Shane van Gisbergen has become one of Triple Eight's greats, having won a Bathurst 1000 and drivers' title for the all-conquering Holden team.
Nearly five years ago, van Gisbergen entered the Triple Eight family and won the championship on his first attempt with the team.
It started swimmingly, with the Kiwi recording a third, fifth and 10th in Adelaide to leave the 2016 season opener just 25 points off the championship lead.
By Saturday afternoon at Symmons Plains, he loomed as the one to beat in 2016, which was proven when he clinched the title in Sydney at the end of the year.
However, no weekend offered such ecstasy and agony in equal measures like his maiden trip to Tasmania as a Triple Eight driver.
Leading late in Sunday afternoon’s Race 5, van Gisbergen had enjoyed an almost perfect weekend of speed and effort.
A day earlier, he claimed his first championship race win for Triple Eight, defeating team-mate Jamie Whincup to top spot.
Van Gisbergen started third behind pole man Mark Winterbottom and Craig Lowndes, with Whincup moving up to fifth before being the first driver to make his compulsory pit stop at the end of lap 4.
Whincup emerged ahead of van Gisbergen, Lowndes, Will Davison and Rick Kelly, with a slow stop dropping Winterbottom back before he went off the circuit to avoid Lowndes.
On lap 17, a racy van Gisbergen passed Whincup for the effective race lead and went on to take victory by nine tenths of a second.
To that point, life at Triple Eight couldn't have been going better for van Gisbergen. He was the new championship leader, he had Whincup on the defensive, and he also earned praise for clinching Holden's 500th Australian Touring Car Championship/Supercars win.
As Sunday rolled around, van Gisbergen had the momentum, and started second alongside Winterbottom for the longer 84-lap race following a penalty for fastest qualifier Davison.
When he stole the lead on the third lap, van Gisbergen was where he needed to be. Then, when the Safety Car was deployed to to retrieve Chris Pither's damaged car following a crash, the tables turned further once Whincup was forced to stack in the lane behind the #97.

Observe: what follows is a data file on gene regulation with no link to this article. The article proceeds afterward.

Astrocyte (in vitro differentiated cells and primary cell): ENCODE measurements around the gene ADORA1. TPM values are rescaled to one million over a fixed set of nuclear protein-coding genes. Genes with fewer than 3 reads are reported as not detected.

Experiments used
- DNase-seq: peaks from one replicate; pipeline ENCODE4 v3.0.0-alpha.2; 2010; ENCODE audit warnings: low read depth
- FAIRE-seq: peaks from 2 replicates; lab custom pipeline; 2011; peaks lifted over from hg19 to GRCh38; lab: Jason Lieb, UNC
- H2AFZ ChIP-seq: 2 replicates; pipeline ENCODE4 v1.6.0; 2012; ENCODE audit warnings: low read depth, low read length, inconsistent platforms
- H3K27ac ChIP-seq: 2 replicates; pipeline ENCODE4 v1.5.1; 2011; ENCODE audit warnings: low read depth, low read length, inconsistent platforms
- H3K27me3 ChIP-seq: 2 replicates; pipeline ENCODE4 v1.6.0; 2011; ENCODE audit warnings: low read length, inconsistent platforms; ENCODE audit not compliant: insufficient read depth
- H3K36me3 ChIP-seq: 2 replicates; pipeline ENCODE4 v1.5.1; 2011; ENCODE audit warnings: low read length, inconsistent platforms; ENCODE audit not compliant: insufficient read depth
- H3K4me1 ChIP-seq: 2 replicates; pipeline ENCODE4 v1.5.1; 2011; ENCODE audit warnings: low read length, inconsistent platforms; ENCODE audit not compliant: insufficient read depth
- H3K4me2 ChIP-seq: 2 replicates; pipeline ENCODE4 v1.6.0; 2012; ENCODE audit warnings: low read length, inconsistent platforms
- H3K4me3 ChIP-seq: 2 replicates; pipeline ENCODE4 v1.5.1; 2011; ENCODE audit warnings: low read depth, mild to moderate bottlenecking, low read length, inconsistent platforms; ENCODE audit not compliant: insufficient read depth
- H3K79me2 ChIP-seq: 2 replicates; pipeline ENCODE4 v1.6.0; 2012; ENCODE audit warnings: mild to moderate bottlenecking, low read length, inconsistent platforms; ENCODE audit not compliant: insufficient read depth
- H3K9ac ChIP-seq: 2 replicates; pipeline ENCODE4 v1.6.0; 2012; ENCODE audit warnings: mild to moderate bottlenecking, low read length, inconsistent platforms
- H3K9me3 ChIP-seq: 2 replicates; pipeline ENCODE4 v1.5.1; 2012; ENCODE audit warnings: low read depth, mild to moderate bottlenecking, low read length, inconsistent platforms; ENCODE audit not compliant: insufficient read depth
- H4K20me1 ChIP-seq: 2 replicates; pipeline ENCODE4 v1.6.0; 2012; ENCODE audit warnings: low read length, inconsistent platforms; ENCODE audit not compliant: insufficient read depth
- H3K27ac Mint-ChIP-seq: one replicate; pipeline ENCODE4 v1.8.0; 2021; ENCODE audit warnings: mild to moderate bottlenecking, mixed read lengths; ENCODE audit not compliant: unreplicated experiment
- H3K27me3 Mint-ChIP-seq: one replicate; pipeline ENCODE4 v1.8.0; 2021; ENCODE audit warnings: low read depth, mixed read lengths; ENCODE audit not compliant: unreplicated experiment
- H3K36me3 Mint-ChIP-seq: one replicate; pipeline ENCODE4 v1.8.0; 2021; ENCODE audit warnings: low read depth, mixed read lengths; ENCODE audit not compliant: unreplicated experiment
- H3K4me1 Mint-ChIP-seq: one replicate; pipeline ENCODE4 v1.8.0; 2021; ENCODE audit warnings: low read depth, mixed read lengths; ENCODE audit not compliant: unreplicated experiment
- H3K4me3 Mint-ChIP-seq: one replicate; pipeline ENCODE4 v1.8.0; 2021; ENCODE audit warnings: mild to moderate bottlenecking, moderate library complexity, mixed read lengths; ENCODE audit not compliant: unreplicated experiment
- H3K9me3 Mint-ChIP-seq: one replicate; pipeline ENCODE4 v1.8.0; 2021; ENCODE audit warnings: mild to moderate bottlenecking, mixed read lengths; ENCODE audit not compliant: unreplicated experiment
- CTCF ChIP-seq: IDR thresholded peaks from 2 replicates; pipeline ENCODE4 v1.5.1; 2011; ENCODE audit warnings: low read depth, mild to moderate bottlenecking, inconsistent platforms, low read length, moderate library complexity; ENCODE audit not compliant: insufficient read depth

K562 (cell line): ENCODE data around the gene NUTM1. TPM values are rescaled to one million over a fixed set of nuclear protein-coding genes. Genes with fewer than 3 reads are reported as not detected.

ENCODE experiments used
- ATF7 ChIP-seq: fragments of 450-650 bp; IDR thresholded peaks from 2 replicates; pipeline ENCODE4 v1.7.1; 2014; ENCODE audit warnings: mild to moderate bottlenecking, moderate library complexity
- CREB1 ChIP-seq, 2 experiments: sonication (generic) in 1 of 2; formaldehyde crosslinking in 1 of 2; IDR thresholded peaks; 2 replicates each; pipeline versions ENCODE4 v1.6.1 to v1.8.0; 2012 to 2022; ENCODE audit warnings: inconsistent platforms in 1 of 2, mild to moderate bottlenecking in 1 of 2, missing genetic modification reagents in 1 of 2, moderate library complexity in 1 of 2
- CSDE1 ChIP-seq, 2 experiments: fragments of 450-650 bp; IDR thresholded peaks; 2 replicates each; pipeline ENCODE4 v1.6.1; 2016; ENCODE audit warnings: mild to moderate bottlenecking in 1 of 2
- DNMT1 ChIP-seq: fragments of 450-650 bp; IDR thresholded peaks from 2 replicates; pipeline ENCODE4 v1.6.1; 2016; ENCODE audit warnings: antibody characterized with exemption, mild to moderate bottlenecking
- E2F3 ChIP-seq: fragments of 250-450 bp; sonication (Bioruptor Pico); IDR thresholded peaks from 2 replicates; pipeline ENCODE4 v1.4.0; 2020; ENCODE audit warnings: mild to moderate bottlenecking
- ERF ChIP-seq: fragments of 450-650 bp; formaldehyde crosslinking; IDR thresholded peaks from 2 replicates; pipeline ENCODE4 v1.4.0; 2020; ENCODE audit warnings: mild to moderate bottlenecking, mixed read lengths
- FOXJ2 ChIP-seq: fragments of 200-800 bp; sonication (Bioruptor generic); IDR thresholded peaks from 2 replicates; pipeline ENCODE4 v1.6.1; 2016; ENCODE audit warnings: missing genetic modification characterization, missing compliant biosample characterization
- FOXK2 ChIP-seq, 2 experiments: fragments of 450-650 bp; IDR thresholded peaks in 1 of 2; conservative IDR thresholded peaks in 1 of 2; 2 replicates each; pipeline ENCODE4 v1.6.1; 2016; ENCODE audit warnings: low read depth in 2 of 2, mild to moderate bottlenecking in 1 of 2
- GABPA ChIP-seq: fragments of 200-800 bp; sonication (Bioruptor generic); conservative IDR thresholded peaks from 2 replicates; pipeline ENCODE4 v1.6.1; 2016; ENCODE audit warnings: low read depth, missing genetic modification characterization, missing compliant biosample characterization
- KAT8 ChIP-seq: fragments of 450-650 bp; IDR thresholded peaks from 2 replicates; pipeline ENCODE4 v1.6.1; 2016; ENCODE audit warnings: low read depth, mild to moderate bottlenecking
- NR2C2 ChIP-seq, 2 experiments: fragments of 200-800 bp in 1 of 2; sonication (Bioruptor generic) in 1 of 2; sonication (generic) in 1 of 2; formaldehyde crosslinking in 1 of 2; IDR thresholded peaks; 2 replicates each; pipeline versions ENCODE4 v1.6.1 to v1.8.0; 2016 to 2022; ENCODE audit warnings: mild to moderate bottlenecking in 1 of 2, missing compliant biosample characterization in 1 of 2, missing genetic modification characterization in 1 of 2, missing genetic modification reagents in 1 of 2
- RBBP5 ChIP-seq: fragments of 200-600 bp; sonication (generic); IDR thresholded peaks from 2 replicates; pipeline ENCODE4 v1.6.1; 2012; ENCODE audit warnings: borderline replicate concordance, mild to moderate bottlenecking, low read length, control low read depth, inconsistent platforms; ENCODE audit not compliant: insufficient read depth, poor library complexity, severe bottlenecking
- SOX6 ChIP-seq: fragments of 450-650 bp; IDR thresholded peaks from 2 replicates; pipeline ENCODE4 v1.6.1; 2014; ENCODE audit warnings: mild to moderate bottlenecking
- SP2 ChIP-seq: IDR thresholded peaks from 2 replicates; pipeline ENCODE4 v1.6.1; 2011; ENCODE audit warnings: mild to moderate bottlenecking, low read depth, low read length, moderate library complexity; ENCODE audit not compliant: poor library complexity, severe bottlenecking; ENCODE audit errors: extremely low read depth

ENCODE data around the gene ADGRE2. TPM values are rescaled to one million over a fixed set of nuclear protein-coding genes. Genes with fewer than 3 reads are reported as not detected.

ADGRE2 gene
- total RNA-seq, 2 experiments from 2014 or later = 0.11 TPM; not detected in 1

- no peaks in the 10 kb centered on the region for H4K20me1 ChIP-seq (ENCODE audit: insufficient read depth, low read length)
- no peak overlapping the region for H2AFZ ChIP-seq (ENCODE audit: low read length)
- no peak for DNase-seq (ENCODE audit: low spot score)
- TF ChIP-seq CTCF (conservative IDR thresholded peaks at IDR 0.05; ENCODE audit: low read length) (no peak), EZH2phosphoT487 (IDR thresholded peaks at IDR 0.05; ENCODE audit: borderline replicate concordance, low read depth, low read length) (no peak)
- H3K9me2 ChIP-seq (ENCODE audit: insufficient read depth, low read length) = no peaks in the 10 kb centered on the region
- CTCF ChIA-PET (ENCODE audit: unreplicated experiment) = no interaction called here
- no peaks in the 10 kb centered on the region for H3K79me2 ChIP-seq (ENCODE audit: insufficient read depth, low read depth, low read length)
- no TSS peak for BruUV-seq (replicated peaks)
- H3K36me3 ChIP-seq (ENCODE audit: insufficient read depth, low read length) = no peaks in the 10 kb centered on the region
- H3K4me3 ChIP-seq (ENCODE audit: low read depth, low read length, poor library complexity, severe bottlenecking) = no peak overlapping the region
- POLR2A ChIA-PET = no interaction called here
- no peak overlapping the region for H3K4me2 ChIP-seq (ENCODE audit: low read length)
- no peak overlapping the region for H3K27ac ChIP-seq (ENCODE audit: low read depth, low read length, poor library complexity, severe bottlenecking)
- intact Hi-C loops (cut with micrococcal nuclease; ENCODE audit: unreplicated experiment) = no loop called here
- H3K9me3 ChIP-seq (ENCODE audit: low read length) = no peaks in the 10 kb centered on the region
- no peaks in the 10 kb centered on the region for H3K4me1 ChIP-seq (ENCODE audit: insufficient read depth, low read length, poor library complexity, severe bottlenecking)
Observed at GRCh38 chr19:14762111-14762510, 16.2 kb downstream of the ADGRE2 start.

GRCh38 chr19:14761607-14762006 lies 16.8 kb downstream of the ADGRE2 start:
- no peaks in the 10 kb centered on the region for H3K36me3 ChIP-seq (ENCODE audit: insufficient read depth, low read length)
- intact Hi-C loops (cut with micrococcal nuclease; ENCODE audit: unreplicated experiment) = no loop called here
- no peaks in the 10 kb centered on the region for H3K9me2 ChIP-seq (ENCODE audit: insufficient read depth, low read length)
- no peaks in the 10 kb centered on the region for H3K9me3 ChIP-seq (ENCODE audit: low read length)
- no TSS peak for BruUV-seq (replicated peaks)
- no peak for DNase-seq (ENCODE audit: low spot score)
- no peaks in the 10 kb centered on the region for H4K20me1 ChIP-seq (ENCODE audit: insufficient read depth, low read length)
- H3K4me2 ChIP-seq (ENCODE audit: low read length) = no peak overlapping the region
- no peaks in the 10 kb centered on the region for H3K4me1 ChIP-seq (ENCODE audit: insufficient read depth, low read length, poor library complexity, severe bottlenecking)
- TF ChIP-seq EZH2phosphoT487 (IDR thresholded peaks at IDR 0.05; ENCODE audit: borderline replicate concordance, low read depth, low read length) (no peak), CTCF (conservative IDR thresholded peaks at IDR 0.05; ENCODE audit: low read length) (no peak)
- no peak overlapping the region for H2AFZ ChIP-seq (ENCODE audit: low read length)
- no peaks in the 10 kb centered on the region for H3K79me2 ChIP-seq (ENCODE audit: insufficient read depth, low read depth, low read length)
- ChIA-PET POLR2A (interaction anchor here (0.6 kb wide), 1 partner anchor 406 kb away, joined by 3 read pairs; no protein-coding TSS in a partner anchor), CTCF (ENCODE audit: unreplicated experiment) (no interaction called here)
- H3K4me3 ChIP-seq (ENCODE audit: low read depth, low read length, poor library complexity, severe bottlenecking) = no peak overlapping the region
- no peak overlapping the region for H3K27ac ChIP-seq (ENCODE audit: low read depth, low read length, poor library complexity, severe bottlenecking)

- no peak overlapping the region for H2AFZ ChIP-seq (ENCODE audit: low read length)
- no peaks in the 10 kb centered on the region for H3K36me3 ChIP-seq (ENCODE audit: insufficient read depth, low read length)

While van Gisbergen emerged in the lead ahead of Winterbottom, Kelly, Lowndes and Chaz Mostert, Whincup had slumped to 13th place.
It got worse for the #88, with Whincup triggering a second Safety Car on lap 40 after he speared off into the the gravel trap at Turn 4.
All the while, Cameron Waters was suffering an engine issue with his Monster Energy Falcon. When it finally failed when he returned to the track, the complexion of the race changed again in a matter of seconds.
With oil strewn over the racing line heading to Turn 4, Whincup and Andre Heimgartner, immediately behind Waters, both went off the circuit. Heimgartner was beached, but Whincup managed to continue.
First on the scene, van Gisbergen slid on the oil. While the trailing Winterbottom bowled a wide and was able to race on, van Gisbergen was buried in the gravel with his car lodged against the barrier.
Eventual race winner Davison and Lowndes sailed through into the top two positions, while Winterbottom assumed third place.
Images of van Gisbergen trying desperately to remove his car from the gravel were desperate, and the Triple Eight pit wall grimaced in disappointment.
Such was his devastation, that an irate van Gisbergen refused to take questions from the media after the race.
Later, in quotes issued by the team, it seemed a simple case of a driver who "just mucked up".
"At the end, we had really great pace and pulled away, but I just mucked up at the hairpin where the oil was and I just couldn't stop and got stuck," van Gisbergen said.
"So, 150 points down the toilet really. We had fast cars all weekend, we were the quickest, it's a real shame that it ended that way."
He would go on to win seven more races in 2016 en route to the championship, ticking off a major career achievement just one year into his life with the Banyo squad.
However, the Tasmania failure stung, with van Gisbergen telling Supercars.com in the weeks after the incident that we was already working towards avoiding a repeat of the trauma.
But, in typical SVG style, he shrugged it off and looked ahead, a mode of thinking which has helped him became one of the category's best heading into 2021.
"I was a bit pissed, but it's happened," he said.
"You can look at it as many times as you want - which I have done - and now I'm just focused on what we're doing.
"The biggest thing for me is, I just go racing and focus on that race."